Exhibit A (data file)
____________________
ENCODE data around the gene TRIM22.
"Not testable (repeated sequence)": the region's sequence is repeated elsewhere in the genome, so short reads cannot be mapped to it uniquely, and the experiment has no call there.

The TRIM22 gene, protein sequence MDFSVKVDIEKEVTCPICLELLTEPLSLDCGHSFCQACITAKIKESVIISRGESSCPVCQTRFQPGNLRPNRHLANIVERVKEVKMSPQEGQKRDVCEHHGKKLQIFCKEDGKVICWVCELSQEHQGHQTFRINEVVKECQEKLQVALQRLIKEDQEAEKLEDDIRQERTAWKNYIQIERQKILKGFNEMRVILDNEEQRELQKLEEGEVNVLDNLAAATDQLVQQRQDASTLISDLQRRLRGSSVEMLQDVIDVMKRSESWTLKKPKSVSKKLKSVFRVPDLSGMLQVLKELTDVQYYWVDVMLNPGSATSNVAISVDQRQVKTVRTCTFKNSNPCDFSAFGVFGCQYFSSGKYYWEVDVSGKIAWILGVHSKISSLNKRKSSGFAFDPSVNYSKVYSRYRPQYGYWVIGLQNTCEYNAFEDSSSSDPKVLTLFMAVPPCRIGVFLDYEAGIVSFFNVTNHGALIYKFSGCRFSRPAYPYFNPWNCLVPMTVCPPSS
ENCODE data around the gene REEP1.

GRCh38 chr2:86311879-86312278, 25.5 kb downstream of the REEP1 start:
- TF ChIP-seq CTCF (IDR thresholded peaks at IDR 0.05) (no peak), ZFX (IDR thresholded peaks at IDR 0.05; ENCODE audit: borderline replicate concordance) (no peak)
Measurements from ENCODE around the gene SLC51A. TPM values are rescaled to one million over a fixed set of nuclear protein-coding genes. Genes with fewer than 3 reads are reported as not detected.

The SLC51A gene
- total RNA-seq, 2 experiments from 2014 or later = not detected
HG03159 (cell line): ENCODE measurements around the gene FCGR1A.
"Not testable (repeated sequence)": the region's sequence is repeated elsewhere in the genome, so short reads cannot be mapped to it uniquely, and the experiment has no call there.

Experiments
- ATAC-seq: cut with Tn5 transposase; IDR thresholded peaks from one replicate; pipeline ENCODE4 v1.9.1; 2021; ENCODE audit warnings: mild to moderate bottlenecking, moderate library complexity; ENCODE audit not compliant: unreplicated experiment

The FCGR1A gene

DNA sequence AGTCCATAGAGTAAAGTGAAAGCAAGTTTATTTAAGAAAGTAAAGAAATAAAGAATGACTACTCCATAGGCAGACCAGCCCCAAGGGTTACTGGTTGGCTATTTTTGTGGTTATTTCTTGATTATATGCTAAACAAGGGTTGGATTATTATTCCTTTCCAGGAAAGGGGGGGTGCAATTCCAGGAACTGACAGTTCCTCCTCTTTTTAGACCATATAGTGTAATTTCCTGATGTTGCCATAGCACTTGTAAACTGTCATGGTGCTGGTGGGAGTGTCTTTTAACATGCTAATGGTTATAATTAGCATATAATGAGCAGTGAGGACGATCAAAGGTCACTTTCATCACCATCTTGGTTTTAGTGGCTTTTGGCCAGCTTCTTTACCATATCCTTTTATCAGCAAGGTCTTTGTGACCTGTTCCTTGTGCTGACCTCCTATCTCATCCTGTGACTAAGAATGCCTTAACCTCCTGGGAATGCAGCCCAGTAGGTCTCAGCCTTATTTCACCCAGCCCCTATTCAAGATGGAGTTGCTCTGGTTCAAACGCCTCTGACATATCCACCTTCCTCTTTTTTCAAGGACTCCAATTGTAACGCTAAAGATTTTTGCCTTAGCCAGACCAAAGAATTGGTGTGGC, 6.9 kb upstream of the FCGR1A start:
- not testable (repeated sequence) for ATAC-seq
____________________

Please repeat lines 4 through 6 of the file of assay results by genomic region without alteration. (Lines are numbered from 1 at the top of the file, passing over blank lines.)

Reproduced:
ENCODE data around the gene REEP1.

GRCh38 chr2:86311879-86312278, 25.5 kb downstream of the REEP1 start:
- TF ChIP-seq CTCF (IDR thresholded peaks at IDR 0.05) (no peak), ZFX (IDR thresholded peaks at IDR 0.05; ENCODE audit: borderline replicate concordance) (no peak)